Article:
Ararat

ARARAT (âr'a-răt, Heb. ‘ărārāt). A country in eastern Armenia, a mountainous tableland from which flow the Tigris, Euphrates, Aras (Araxes), and Choruk rivers. Near its center lies Lake Van, which, like the Dead Sea, has no outlet. Its general elevation is about 6,000 feet (1,875 m.), above which rise mountains to as high as 17,000 feet (5,313 m.), the height of the extinct volcano that in modern times is called Mount Ararat and on which the ark is supposed to have rested, though Gen.8.4 is indefinite: “On the mountains of Ararat” (plural). There the sons of Sennacherib fled after murdering their father (2Kgs.19.37; Isa.37.38). Jer.51.27 associates the kingdoms of Ararat, Minni, and Ashkenaz with the kings of the Medes as prophesied conquerors of Babylonia. The region is now part of Turkey. The Babylonian name was Urartu, having the same consonants as the Hebrew ‘ărārāt. Its meaning cannot be determined with certainty.


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ARARAT ăr’ ə răt (אֲרָרַ֖ט). A country in Armenia, its center being Lake Van.

History.

The name Urartu, in a somewhat altered form, Uruaṭri, is found in Assyrian sources in the 13th cent. b.c. as a designation of one of the Nairi lands to the N of Assyria against which Shalmanezer I (1274-1245 b.c.) fought. Tiglath-pileser I (1115-1077 b.c.) also names Uruaṭri among his enemies in the N. None of these notices would lead one to believe that as yet the petty princes of the area had coalesced into a political unit. Rather, the local rulers of the area were tribal leaders, whom the Assyrians occasionally attacked for booty. The booty obtained from the Nairi lands rarely included valuable items, but rather livestock. Especially prized were the riding horses of the Nairi lands. Shalmanezer III (858-824 b.c.) is the first to mention a king of a united kingdom of Urartu, named Arame, who resided in Arzashkun. Several of Shalmanezer’s campaigns are depicted on the bronze gates of Balawat.

In the year 832 b.c. Shalmanezer ordered a second attack on Urarṭu by his general Dayyān-Ashur. Now his opponent was no longer King Arame, but a King Sardur (the Assyrians call him Sheduri). Sardur was sufficiently skilled in guerrilla tactics to avoid a pitched battle with the superior Assyrian army. So Dayyān-Ashur returned with plunder but without decisively crushing Sardur or taking him captive. This Sardur (I) is the first Urartian king of whom Urartian inscrs. are known. His capital was no longer Arzashkun, but Tuspa, which he founded and fortified. Proudly he wrote on his fortification wall: “I am Sardur, son of Lutipri, king of kings, who received tribute from all kings.” By his adoption of the typical Assyrian titulary “king of kings, king of the universe,” Sardur deliberately denied Assyrian suzerainty and claimed full equality with Assyria. From the name of Sardur’s father, Lutipri, it is clear that a new dynasty had succeeded that of King Arame, with a new center at Tuspa.

The period of Assyrian weakness following the death of Shalmanezer gave Urartu time and opportunity for refortification and expansion. Under the kings Ispuini, Menua, Argisti, and Sardur II, Urartian influence expanded to the W, threatening Assyrian provinces in N Syria. Under Shamshi-Adad V (823-811), the Assyrian general Mutarris-Ashur led an expedition to the coast of the Black Sea, during which he sought to hinder the westward expansion of Urartu and claimed to have plundered 200 villages and towns of the Nairi king Uspina (=Ispuini), but now the Urartians seized the initiative. From 818-816 b.c. Shamshi-Adad V had to launch new campaigns in order to defend established Assyrian provinces in the Upper Tigris region against Urartian attacks. Until as late as 714 b.c., the kings of Urartu were able to control Ardini (=Mussassir), which was right in the Assyrian heartland, and to build there a temple for their chief deity Khaldi and his wife Bagmastu. Even Adad-nirari III (809-782 b.c.), who boasted that he had penetrated to the Caspian Sea and subjugated all of the Nairi lands, can only have touched the outermost periphery of Urartu. In the W, Menua’s domain reached to the bend in the Euphrates and the borders of Malatya. In the NE he pressed over the Araxes and carried the battle to the territory of E Armenia. He clearly challenged the Assyrian sovereignty over the Mannai land around Lake Urmia.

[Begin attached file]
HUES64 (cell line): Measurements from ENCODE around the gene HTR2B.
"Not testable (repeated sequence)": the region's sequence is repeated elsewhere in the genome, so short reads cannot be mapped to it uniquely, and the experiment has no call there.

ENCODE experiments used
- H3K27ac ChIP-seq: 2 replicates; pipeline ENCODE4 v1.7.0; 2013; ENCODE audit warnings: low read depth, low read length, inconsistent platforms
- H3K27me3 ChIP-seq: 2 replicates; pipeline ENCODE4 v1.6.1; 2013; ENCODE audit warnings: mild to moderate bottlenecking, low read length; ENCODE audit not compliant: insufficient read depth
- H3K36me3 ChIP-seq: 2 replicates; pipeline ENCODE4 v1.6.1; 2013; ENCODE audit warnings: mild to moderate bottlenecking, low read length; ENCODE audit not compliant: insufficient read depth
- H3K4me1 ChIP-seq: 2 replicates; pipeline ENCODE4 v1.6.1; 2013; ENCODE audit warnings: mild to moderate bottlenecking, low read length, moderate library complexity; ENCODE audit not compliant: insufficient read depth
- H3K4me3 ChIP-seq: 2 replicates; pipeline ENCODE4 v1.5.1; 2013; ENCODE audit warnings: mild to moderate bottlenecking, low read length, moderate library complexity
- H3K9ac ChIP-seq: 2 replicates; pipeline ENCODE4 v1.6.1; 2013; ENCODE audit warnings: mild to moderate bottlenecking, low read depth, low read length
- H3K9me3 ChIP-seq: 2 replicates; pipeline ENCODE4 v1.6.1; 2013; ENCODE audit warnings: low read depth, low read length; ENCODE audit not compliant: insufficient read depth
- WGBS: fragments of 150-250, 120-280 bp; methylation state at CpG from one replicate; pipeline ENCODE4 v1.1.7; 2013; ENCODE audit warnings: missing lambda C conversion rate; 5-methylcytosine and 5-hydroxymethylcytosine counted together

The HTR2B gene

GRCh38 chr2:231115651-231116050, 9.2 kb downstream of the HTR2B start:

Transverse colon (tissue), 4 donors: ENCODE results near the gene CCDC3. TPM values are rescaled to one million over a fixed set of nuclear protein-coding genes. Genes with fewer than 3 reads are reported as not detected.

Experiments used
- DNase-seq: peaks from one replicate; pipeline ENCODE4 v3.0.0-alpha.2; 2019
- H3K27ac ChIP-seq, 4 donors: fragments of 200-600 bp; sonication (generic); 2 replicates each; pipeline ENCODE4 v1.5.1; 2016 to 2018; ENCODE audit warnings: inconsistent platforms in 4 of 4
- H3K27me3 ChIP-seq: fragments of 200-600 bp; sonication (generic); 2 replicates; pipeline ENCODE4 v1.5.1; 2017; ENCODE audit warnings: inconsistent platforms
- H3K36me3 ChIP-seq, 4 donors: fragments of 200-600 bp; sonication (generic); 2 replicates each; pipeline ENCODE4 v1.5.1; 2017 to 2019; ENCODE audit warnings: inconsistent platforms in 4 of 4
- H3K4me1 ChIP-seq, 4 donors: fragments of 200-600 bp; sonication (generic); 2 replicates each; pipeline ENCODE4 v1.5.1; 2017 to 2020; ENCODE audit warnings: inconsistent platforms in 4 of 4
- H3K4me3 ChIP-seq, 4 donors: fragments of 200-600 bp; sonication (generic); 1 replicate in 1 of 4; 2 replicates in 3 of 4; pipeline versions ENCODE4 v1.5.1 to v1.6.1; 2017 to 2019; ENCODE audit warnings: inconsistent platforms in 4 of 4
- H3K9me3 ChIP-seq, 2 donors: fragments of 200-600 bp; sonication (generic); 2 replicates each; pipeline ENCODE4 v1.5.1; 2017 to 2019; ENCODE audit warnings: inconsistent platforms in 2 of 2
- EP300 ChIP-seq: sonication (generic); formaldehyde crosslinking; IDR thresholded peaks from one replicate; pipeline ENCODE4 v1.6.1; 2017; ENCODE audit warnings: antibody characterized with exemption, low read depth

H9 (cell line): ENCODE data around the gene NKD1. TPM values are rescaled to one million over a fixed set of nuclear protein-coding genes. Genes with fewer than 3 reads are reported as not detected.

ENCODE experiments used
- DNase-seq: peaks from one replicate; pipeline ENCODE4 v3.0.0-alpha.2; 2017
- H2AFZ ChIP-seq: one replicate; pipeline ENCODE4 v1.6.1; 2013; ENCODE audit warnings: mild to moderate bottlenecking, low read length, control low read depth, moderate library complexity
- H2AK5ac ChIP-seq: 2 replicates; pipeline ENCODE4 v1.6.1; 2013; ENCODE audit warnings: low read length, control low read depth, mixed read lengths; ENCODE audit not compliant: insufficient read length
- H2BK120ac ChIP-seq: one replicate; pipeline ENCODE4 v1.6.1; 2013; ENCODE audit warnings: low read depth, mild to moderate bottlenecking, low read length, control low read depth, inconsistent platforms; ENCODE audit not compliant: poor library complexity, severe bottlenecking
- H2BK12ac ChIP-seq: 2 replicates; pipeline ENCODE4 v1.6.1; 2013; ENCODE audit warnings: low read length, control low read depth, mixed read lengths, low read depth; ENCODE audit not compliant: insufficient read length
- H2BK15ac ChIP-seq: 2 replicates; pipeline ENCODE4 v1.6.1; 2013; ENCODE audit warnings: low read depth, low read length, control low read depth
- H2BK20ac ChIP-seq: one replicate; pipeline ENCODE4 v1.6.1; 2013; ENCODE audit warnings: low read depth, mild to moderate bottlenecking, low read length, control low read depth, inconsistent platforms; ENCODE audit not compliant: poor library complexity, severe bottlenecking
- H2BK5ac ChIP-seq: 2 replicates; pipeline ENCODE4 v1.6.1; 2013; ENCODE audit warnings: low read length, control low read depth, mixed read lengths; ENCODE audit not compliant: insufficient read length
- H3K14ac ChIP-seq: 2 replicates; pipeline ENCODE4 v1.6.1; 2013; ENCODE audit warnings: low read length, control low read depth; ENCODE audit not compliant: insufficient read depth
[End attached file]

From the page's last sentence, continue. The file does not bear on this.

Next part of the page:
The situation changed under Tiglath-pilezer III (745-727 b.c.), who defeated Sardur II at Arpad in 743. The Urartian alliance of N Syria, SE Anatolia, and Urartu was dissolved. Sardur escaped to his capital Tu(ru)spa, which Tiglath-pilezer was unable to capture in 735. In his eighth year (714 b.c.) King Sargon II of Assyria captured Mussassir, a city which was ruled by Urzanu, a vassal of Rusa, king of Urartu. Rusa and his allies, the kings of Tabal (Tubal) and Mushki (Meshech) were now threatened by a new power, the Cimmerians (OT Gomer). After the Cimmerian threat had faded, the Scythians (OT Ashkenaz) and the Medes took their place to press on Urartu. Although the 7th cent. kings of Urartu (Argisti II, Rusa II, Sardur III) were still able to build new citadels, their kingdom ceased to exist as an independent political unit after a series of Median (Madai) attacks in the early 6th cent.